Here at b33r.xyz we always considered beer to be a thing that unites people and maybe even fosters international cooperation and world peace. However, in the case of Carlsberg’s Russian brewery, this approach seems to have experienced a Russian reversal.
In Putin’s Russia, Market Leaves You
After Russia’s blatant and illegal aggression against its neighbor, many European companies decided to leave the Russian market in a show of solidarity with the Ukrainian people. Carlsberg Group, a Danish multinational brewing company and one of the largest beer producers in the world, was among the companies that declared their intention to quit the Russian market until the country’s government came to its senses and stopped the bloodshed.
Known for its rule of law and respect for private property, the Russian government decided to instead steal (“assume control under temporary management”) Carlsberg Group’s Russian brewery—a unit called Baltika Breweries—in July 2023. Russian parliament rubberstamped a law allowing the state to confiscate Carlsberg’s shares while Carlsberg was in the process of negotiating the sale of its Russian brewery to local business people. Some sources say that the idea for this innovative legal maneuver came from the very same local businessmen who decided that there was a more straightforward way to acquire a company without paying any money to its owners. This may only be a rumor. However, we find it quite convincing.
Reacting to this, in October 2023, Carlsberg Group terminated its licensing agreements with Baltika Breweries, effectively stripping the former subsidiary of any rights to Carlsberg’s brands. It was also reported that the parent company ceased some properties of Baltica in Denmark.
Being vindictive, Putin did not stop there. A week ago, two high-level employees of Baltika Breweries were arrested and are poised to remain in custody at least until the end of this year. The reason for the searches was a criminal case, initially initiated under Article 165 of the Criminal Code of the Russian Federation (“causing property damage by deception or abuse of trust”), but then the investigation saw signs of fraud on a particularly large scale (part 4 of Article 159 of the Criminal Code of the Russian Federation).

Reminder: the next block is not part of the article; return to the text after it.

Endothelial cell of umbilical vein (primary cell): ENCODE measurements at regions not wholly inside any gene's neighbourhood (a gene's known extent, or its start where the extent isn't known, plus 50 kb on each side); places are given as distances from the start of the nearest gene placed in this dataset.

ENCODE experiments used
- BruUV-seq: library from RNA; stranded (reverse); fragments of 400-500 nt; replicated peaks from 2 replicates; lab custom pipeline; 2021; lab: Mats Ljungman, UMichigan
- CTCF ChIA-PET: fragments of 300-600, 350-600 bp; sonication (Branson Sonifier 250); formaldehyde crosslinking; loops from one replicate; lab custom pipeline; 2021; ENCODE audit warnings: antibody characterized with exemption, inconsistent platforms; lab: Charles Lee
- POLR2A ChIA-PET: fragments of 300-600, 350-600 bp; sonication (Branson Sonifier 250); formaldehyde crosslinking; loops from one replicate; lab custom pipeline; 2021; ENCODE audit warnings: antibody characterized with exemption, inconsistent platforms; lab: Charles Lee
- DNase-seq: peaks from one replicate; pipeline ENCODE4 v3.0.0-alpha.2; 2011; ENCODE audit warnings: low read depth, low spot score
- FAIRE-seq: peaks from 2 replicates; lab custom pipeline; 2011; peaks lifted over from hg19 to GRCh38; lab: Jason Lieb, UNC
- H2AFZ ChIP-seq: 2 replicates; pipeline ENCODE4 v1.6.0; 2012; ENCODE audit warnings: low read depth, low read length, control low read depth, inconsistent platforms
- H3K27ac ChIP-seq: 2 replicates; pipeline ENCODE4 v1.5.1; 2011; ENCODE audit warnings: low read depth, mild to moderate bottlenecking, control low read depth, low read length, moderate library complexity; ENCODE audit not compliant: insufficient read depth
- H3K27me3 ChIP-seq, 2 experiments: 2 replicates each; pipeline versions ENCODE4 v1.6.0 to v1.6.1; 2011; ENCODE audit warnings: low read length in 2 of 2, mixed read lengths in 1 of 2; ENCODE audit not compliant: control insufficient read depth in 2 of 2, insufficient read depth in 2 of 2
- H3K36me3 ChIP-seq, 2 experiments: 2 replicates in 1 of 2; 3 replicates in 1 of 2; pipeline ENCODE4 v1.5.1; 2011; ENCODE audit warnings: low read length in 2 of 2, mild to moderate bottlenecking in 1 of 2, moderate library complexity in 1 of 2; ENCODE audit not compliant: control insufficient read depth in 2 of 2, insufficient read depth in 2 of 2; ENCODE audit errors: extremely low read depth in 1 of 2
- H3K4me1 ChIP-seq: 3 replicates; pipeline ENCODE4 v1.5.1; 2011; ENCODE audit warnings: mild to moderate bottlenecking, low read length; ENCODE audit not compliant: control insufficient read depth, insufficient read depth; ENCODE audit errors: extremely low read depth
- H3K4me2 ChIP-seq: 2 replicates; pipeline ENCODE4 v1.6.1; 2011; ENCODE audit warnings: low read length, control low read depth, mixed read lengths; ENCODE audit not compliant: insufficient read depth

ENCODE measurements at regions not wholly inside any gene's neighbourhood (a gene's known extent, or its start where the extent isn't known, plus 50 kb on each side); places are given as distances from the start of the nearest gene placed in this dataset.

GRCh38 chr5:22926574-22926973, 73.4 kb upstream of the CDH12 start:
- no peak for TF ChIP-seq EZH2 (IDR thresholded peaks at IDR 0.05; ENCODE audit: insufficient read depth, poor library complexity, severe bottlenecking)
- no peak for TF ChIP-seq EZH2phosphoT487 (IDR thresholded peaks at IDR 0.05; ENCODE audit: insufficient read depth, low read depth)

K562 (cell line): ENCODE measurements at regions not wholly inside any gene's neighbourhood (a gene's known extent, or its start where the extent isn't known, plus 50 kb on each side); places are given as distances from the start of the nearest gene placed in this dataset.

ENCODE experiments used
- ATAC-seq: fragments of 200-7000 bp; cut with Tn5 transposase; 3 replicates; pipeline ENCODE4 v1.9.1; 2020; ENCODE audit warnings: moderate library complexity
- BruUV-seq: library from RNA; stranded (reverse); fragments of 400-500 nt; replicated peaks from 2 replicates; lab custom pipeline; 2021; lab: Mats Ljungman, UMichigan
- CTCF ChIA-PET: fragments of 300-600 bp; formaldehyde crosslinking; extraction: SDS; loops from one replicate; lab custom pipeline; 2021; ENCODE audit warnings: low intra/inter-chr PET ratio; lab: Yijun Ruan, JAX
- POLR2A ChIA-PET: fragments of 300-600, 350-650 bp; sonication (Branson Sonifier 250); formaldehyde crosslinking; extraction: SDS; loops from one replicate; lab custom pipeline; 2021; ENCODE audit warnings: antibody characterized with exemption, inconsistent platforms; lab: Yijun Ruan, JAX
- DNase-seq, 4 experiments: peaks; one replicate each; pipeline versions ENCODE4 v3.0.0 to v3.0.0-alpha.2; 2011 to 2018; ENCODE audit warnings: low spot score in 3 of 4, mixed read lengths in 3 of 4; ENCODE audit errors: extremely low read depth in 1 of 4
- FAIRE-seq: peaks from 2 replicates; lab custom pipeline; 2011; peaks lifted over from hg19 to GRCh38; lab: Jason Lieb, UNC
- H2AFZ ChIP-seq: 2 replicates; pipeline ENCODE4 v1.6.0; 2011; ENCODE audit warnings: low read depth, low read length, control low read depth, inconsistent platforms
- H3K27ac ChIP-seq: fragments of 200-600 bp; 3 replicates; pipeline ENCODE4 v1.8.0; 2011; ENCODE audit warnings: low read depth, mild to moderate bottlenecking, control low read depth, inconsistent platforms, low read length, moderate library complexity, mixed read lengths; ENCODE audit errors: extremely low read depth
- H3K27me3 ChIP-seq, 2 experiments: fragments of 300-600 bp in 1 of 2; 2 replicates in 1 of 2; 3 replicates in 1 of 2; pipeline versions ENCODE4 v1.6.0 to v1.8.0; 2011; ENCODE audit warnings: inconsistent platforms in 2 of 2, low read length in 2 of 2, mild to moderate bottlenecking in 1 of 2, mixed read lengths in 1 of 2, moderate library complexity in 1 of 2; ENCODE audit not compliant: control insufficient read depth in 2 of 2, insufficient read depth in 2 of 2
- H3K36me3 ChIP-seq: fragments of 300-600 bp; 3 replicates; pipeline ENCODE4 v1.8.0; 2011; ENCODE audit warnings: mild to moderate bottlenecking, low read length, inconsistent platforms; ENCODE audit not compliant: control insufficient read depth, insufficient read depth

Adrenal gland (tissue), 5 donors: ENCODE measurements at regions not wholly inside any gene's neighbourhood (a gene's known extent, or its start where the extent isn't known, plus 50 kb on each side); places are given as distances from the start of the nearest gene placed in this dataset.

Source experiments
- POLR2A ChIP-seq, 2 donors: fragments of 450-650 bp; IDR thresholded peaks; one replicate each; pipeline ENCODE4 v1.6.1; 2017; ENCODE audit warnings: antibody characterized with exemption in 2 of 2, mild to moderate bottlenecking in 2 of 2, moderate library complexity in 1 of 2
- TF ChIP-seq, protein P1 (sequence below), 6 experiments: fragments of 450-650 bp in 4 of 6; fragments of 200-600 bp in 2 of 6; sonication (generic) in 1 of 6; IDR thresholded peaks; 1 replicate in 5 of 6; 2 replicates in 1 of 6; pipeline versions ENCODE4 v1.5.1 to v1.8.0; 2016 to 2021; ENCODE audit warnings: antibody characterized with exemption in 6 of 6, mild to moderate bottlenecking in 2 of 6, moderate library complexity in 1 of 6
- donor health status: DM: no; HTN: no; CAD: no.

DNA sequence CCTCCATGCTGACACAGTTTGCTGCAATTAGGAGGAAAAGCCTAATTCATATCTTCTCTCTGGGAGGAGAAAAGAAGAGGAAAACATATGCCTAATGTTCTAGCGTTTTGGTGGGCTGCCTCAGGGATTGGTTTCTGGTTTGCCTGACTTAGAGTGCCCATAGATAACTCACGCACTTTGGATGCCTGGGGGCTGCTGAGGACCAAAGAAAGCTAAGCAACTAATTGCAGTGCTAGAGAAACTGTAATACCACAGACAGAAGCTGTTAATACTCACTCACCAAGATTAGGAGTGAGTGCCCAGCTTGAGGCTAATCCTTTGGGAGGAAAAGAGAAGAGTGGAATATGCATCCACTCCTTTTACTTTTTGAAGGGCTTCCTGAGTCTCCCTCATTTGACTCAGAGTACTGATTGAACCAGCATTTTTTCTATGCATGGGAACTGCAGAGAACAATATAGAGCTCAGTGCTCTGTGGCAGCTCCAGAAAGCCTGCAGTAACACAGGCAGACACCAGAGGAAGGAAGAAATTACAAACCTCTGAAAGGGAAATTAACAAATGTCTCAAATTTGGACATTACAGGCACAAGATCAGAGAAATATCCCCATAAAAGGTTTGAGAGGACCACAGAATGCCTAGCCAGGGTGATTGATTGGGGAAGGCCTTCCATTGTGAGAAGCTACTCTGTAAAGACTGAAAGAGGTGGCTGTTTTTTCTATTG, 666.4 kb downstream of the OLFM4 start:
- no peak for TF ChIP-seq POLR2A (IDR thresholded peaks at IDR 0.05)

According to state prosecutors, Denis Sherstennikov and Anton Rogachevsky, who are identified as Baltika’s CEO and vice president (legal) on LinkedIn, allegedly transferred certain intellectual property rights to Carlsberg “unlawfully” when Russia decided to steal the company. They currently face 10 years in prison.
Of course, Baltika is suing Carlsberg in Russia for the right to continue using the trademarks. Considering Russia’s well-known respect for intellectual property and international law, it doesn’t take a legal expert to guess the results of these proceedings.
Some experts comment that the goal of the criminal case is to scare other companies into remaining in Russia by making an example of the fate of Carlsberg’s Russian brewery and its executives.
In our opinion, fear is never a good motivator for doing business. The conclusion should be a bit different: never do business in Russia, as there you never actually own your property—you are only temporarily allowed to manage it.